An SPLC attorney recounts how she helped a student in Louisiana return to school following an expulsion. That student is now a high school graduate bound for college.
This past May, I received a phone call that left me fighting back tears of joy.
On the other end of the phone was Carlos Kelly, a high school student I had helped a few years ago by getting his expulsion overturned. He was a good kid who just needed a second chance at school. Once the SPLC helped him get that opportunity, he made the most of it: Carlos was calling to invite me to his high school graduation.
As I watched him accept his diploma, I felt so proud for this young man who had turned his life around. I was also grateful that we were able to help make this transformation possible.
When I first met Carlos in April 2012, he was an incredibly frustrated ninth-grader in Louisiana’s Jefferson Parish Public School System. He had been repeatedly suspended for being disrespectful. He was eventually expelled. As I began helping him appeal the expulsion, it became clear to me that no adult had ever tried to understand why he was so frustrated and so angry. Instead, assumptions were made.
“Everywhere I went, they’d judge me by my background, as a kid from the Dominican Republic who had a bad older brother. I could never get a fresh start,” he said. “Teachers told me I’d be just like my older brother, who dropped out. It got so everyone thought I was so bad, so I decided I might as well be that bad.”
Carlos said he received so many suspensions that they began to run together. He didn’t see them as punishment. As Carlos put it, they were a vacation – a break from the people at school who didn’t understand him.
It was easy to see why he felt this way. After months of working with Carlos, he told me about a teacher calling him a “wetback.” When it happened, he initially didn’t know the word, and didn’t understand why all the other students started laughing and making fun of him. He asked his dad what it meant, which was a humiliating experience for both of them.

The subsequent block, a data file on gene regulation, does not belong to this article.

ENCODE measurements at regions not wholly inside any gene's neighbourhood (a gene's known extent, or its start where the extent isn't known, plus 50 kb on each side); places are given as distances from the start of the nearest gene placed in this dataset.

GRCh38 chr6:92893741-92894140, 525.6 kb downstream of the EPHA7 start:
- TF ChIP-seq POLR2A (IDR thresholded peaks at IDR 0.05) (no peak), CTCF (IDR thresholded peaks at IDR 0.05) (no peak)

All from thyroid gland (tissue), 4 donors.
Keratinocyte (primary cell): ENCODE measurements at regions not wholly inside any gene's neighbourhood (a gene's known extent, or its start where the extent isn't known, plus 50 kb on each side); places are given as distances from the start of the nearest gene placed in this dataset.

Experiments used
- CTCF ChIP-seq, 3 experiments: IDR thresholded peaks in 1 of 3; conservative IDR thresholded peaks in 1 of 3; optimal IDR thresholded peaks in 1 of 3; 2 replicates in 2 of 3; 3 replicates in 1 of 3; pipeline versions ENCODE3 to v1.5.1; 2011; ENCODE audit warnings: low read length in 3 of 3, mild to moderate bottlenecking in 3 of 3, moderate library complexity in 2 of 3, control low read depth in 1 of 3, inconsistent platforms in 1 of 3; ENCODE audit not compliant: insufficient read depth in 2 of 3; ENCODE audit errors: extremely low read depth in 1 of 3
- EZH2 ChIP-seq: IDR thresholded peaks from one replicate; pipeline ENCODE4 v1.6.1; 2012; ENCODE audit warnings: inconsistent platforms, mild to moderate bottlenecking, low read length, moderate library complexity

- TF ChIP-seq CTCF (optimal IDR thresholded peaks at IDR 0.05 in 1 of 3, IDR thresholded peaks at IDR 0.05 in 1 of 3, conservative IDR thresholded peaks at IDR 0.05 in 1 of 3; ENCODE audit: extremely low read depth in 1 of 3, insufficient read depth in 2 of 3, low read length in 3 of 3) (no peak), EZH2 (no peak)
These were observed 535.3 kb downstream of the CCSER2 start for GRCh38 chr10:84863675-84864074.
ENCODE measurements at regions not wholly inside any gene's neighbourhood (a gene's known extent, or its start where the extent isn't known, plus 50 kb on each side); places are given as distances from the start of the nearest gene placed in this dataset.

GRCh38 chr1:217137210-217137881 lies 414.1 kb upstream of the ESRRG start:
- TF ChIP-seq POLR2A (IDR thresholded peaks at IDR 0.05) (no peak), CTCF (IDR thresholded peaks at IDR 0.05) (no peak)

Sadly, Carlos wasn’t the first student to encounter racial hostility in this school district. In fact, his experience was included with those of more than a dozen other Latino families in a 2012 complaint the SPLC filed with the Justice Department and the U.S. Department of Education. That complaint has sparked a federal investigation into the Jefferson Parish Public School System.
The SPLC was able to get Carlos’ expulsion overturned, but there was one condition: He had to attend a different high school in the district. I told him that this was his chance to prove wrong all the people who had prejudged him. This was his second chance. He needed to make it count.
“I gave it 110 percent,” Carlos said. “I realized she had put a lot of effort to put me back into school, so I didn’t want to disappoint her or my dad. I told myself I had to focus. When someone at school made me mad, I’d say ‘Carlos, they’re pushing your buttons. Don’t let them.’ At my old school I would have exploded.”
As Carlos put his best foot forward, the school did the same. Although he needed to complete some freshman credits, the new school let him wear the sophomore uniform. It helped Carlos avoid what he saw as a humiliating experience: Starting classes at a new school in a freshman uniform. It was a small but important step by the school to earn his trust.
He also met people at his new school willing to help him make the most of this opportunity.
“I met a counselor who took the time to talk to me,” he said. “She told me when she was in high school she had a mouth that got her into trouble, and she went through what I was going through. She really helped me. I felt like I had someone looking out for me for the first time.”
Carlos’ hard work at school paid off. He not only earned his high school diploma, but several universities have offered athletic scholarships. He plans on attending one of those universities in the fall.
“You need to give people second chances,” Carlos said as he reflected on his experience. “I felt like I was in a box and I couldn’t get out of it. School and teachers should be there to help you, and all kids should get second chances.”
Jennifer Coco is a staff attorney with the SPLC’s Louisiana office.